Airport firm keeps lease; Commissioners stick with WestAir despite its troubled history; Frazier voices objection


A divided Board of County Commissioners agreed yesterday to continue leasing the Carroll County Regional Airport to WestAir II, despite the firm's struggles with debt, an embezzlement scandal and management problems.

In a 2-1 decision, the commissioners approved a contract with WestAir II, a partnership of Richard Jones, a physician who performs medical exams for pilots at the airport, and June M. Poage, who has run the county-owned airport since 1979.

Under the agreement, WestAir profits from hangar rentals and fuel sales. It pays the county rent and gives it a portion of the fuel revenue.

The commissioners questioned the partnership after they learned of a number of problems with WestAir, including $90,000 owed to the county for unpaid fuel, rent and other bills.

Commissioner Robin Bartlett Frazier objected to continuing the county's relationship with WestAir, based on the company's history of financial problems.

"There are a lot of unanswered questions," she said in an interview yesterday. "Where did $90,000 go?"

In a two-page statement, Frazier listed a number of problems with WestAir, including repeated late payments and poorly kept records. She also criticized the county for failing to oversee the troubled company.

"The County has grossly mismanaged the airport. There is no excuse not to have annual financial statements and no records or accountability for 20 years," she wrote. "Our own staff should be reprimanded when it's discovered why records were destroyed or were never gathered, and what exactly occurred in the months the $90,000 debt was accrued."

But Commissioners Donald I. Dell and Julia Walsh Gouge said an upturn in the general aviation business along with new hangars and other improvements at the airport ensure the company will have a promising future.

"I hope they'll be successful. I feel like they will," Dell said.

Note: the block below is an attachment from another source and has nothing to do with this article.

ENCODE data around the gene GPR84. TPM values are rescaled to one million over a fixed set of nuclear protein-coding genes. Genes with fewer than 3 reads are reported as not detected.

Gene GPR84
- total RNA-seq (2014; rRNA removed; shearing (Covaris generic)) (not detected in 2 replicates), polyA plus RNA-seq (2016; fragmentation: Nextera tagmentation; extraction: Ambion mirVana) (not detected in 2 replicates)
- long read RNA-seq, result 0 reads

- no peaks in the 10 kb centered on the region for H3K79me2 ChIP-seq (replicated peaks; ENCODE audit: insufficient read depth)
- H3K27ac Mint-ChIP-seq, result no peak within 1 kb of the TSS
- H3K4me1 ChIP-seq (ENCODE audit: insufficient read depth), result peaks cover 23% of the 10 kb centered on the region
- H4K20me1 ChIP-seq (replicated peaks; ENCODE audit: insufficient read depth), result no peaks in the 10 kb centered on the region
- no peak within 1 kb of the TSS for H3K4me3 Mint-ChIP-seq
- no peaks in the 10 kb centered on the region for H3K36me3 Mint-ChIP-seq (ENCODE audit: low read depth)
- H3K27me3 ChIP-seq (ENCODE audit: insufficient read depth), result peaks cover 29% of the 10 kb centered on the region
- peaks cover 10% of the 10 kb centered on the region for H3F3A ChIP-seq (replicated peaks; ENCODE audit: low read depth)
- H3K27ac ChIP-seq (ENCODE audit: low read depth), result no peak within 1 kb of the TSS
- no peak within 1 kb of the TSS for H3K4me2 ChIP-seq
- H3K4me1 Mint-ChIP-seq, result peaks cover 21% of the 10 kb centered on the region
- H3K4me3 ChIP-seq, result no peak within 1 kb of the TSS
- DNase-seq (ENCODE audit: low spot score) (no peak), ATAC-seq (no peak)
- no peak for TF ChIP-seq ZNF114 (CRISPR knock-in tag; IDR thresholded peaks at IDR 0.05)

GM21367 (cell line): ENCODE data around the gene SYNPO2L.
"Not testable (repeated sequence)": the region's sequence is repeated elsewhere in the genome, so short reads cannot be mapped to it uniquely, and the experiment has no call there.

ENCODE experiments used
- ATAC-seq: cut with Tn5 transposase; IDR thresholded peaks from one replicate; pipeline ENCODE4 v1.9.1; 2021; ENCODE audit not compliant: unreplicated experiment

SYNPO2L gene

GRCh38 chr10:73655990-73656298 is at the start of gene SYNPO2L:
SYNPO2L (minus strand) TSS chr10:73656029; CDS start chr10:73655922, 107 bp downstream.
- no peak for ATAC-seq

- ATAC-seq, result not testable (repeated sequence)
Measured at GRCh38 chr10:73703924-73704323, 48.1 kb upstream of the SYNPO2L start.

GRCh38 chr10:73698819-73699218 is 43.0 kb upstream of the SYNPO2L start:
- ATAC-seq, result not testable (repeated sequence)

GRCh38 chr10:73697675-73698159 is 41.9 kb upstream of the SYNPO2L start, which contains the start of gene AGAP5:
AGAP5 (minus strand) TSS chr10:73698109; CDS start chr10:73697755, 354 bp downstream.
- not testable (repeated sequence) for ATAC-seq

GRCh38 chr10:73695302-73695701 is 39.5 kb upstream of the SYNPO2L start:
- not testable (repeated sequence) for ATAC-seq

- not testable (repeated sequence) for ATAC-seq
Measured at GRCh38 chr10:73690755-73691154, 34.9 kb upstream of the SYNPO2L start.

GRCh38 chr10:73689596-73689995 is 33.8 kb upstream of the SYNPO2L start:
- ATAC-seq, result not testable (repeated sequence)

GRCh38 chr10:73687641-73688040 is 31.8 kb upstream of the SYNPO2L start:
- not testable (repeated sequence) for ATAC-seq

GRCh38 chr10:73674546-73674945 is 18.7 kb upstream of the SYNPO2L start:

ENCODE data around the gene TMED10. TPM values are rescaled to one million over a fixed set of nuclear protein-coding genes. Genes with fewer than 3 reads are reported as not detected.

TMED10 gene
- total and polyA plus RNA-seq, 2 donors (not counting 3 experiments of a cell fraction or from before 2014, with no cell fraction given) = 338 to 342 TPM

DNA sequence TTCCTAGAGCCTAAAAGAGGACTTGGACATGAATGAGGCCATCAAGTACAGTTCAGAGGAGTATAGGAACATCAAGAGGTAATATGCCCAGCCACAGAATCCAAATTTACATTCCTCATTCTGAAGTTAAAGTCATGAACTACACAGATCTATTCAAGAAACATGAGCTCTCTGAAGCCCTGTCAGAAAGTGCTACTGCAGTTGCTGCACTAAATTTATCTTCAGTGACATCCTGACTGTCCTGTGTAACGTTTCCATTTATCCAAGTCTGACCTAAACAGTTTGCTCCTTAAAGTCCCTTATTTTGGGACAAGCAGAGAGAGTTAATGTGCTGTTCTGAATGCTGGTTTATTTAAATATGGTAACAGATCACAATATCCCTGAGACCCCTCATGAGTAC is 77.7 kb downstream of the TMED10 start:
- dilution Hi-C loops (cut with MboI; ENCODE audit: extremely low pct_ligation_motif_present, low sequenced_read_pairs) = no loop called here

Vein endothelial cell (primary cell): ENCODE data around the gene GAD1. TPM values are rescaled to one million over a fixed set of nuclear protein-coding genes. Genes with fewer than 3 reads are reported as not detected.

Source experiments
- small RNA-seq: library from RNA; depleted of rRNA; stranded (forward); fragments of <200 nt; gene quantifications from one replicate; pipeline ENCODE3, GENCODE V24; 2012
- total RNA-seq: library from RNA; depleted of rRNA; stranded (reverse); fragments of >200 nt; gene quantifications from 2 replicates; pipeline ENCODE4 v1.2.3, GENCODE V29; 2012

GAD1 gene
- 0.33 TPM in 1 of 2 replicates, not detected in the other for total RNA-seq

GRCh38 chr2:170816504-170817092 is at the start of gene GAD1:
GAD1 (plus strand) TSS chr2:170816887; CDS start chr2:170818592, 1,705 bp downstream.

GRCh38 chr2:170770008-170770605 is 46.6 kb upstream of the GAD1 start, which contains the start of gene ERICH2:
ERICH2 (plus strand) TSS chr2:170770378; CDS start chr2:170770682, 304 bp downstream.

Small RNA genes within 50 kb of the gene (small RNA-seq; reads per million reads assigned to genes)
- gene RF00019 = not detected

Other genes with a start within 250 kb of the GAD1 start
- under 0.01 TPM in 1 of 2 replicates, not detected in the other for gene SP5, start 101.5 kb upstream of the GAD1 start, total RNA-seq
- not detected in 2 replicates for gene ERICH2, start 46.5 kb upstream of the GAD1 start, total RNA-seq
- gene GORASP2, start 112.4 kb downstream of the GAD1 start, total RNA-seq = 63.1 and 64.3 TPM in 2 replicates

After winning the commissioners' approval, Poage and Jones paid off $75,000 of the company's debt to the county. Under the company's contract with the county, they also agreed to submit monthly financial statements and complete an annual audit.

Many of Frazier's concerns about WestAir stem from unpaid bills in 1998. During four months last year, the company failed to pay the county for jet fuel, hangar rent and a commission on its total revenue.

Poage, who was WestAir's sole owner at that time, said most of her debt stemmed from from an embezzlement scheme by a former employee. The former manager was found guilty last month of stealing parts, tools and money from the company from 1995 to 1997. Poage estimated her losses in the tens of thousands of dollars.

Poage tried to pull herself out of debt last year by forming a partnership with local businessman David Lawrence. With Lawrence, WestAir generated a profit, set up a plan to pay off its debt and won a new five-year contract with the county.

But in July, Lawrence left the partnership after disagreements with Poage, who bought his half of the company. Since then, Poage has tried to win support for her new choice for partner, Jones.

Under the county's contract with WestAir, any change in ownership would need to be approved by the commissioners. A number of uncertainties surrounding the company delayed the commissioners' vote until yesterday.

Over the past 20 years, the airport has grown from a small airstrip into a hub for corporate pilots. With federal and state funding, the county has put in a mile-long runway and a fuel storage system, allowing the airport to relieve small jet traffic at Baltimore-Washington International Airport.

Poage acknowledged that she could have made better management decisions. She said she should have bought insurance to protect her from losses in 1995, when bad weather ruined an air show she held at the site. She also said she regrets choosing a manager who embezzled from the company.

But her tenure has also been marked by a flawless safety record and the distinction as the best publicly owned airport in the state in 1996.

"I've put 20 years of blood, sweat and tears into this airport," Poage said yesterday. "I'm living proof I can survive in this business. I'm a survivor. I'm a fighter. I know what this airport can become."

Pub Date: 10/20/99

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